Two hundred years ago asthma was considered a mild ailment. Having asthma generally meant having a long life free of other diseases. However, no one could explain how asthma prevented other ailments or why asthmatics lived longer than others. Today, we know that asthma is not an ordinary disease.
Bronchospasm, the main component of asthma, acts as a protective mechanism, helping to maintain biological constants and important functions at near normal levels.
We have also learned that asthma or bronchospasm cannot exist unless the Carbon Dioxide (CO2) level in the lungs is abnormally low. Since the metabolic and immune systems can function correctly only if the CO2 level is normal, the limit of the asthmatic's CO2 level protects him or her and allows for a long and healthy life. It is this powerful defense mechanism that provides the asthmatic with an improved biological system. Evidently, bronchospasm is one way the organism has adapted to its environment.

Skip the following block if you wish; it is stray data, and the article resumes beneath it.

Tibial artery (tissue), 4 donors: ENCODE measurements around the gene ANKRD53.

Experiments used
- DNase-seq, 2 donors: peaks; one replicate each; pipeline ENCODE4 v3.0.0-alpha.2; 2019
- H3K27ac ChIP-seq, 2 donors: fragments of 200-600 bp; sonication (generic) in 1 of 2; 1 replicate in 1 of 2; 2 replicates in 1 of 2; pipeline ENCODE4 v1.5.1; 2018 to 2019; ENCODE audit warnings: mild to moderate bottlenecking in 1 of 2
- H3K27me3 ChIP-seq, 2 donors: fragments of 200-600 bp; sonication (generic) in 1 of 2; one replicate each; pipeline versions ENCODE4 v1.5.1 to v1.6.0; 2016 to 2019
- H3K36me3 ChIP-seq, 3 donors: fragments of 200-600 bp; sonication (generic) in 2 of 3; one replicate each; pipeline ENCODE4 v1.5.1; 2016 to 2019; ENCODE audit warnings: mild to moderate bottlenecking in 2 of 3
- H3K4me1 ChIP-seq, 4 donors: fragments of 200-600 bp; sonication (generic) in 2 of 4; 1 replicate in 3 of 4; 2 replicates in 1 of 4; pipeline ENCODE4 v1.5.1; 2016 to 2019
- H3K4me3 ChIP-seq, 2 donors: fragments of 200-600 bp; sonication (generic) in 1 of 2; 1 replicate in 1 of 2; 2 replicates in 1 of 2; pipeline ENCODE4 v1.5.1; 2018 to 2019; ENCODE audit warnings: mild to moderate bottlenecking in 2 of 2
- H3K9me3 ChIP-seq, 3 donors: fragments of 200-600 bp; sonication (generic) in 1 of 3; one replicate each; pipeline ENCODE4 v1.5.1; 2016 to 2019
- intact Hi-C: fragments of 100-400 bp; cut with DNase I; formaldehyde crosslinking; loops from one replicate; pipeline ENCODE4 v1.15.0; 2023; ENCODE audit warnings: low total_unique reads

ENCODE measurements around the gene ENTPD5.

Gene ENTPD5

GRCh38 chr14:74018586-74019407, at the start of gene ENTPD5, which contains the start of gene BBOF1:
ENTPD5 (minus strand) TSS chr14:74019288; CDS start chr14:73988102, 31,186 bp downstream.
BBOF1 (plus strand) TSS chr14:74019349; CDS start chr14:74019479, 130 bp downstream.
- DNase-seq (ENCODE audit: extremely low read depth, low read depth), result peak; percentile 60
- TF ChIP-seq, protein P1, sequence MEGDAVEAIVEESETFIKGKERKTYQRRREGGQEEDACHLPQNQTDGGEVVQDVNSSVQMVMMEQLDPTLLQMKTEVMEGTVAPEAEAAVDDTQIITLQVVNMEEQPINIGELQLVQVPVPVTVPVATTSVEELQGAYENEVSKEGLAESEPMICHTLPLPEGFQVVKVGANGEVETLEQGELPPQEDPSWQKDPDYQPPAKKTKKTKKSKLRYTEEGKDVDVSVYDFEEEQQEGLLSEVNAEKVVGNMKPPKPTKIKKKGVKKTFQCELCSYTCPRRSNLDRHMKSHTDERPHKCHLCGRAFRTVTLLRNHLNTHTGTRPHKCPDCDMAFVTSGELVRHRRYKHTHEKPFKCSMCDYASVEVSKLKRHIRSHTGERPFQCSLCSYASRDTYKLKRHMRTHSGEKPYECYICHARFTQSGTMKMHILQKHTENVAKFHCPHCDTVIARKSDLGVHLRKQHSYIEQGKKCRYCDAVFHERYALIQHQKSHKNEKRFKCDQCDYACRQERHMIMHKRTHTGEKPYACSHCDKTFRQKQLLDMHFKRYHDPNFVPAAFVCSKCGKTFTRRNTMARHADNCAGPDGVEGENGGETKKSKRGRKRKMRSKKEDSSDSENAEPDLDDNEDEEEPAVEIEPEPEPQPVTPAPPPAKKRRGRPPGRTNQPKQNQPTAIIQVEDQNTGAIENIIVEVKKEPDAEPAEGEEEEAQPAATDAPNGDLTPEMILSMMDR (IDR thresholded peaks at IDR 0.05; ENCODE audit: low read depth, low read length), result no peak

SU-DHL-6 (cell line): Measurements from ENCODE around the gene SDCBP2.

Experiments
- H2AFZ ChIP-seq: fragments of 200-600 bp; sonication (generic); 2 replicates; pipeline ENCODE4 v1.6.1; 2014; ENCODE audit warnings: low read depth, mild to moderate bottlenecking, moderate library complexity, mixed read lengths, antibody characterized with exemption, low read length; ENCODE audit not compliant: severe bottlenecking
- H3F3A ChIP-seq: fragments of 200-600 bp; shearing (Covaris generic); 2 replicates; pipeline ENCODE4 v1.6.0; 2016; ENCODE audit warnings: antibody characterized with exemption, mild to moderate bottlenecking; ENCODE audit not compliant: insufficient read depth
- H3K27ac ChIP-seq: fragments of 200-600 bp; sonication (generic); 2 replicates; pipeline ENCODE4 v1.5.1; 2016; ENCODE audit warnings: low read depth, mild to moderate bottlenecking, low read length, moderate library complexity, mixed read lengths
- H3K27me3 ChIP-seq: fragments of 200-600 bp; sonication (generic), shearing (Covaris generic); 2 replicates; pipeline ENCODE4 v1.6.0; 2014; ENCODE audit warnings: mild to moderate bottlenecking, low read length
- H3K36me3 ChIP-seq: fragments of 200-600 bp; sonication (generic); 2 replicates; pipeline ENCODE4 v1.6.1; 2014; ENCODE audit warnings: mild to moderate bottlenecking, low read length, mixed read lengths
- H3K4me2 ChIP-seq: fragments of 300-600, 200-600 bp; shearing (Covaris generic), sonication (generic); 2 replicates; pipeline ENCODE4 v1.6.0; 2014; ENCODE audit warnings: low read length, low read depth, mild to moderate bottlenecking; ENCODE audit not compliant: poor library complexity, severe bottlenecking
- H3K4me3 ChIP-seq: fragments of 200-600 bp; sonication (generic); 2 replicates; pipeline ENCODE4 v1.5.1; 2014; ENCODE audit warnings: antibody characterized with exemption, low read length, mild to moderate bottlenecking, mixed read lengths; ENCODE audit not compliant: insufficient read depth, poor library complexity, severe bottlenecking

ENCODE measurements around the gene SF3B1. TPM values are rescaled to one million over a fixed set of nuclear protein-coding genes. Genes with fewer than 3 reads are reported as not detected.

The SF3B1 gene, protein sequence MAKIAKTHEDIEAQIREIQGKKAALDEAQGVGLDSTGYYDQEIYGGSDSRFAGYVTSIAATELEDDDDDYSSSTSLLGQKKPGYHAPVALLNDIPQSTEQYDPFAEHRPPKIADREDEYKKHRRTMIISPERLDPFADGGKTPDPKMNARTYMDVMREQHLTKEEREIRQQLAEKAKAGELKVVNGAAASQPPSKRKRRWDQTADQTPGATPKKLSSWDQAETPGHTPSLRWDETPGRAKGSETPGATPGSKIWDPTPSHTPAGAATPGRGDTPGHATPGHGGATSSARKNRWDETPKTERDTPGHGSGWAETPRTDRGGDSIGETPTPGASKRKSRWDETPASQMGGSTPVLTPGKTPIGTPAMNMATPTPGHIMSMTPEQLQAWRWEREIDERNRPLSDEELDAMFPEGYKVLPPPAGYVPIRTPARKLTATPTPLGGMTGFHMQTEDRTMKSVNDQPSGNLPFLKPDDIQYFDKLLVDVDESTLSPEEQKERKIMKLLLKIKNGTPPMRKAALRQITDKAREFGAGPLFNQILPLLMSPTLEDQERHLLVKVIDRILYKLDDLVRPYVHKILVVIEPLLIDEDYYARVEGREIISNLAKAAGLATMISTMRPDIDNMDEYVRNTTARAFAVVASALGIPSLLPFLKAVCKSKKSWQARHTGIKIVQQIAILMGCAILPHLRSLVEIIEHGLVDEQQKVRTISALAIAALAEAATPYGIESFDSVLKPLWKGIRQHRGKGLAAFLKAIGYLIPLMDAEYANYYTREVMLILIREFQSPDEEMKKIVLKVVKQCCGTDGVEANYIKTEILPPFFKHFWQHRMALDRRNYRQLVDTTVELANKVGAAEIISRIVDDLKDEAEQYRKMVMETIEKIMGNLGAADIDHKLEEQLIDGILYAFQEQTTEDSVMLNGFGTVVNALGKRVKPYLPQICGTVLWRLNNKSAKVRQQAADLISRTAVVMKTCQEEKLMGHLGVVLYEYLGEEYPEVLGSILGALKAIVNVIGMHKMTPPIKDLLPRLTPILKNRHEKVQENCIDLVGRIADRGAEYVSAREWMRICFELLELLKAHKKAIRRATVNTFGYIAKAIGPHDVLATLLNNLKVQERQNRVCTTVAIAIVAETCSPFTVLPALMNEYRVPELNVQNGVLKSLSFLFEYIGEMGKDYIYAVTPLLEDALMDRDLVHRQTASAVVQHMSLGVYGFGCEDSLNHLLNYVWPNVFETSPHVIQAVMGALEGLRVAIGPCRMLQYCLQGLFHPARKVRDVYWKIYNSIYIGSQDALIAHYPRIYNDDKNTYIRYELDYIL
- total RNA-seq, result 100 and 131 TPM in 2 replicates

Modern drug treatment for asthma is aimed at neutralizing this protective mechanism. The organism then fights back again and again with more intensive bronchospasms leading to a rapid deterioration of the asthma from drug treatment. It is not possible to cure asthma by removing a protective mechanism like broncospasm. Only when the condition responsible for the bronchospasm is removed, can asthma be reversed.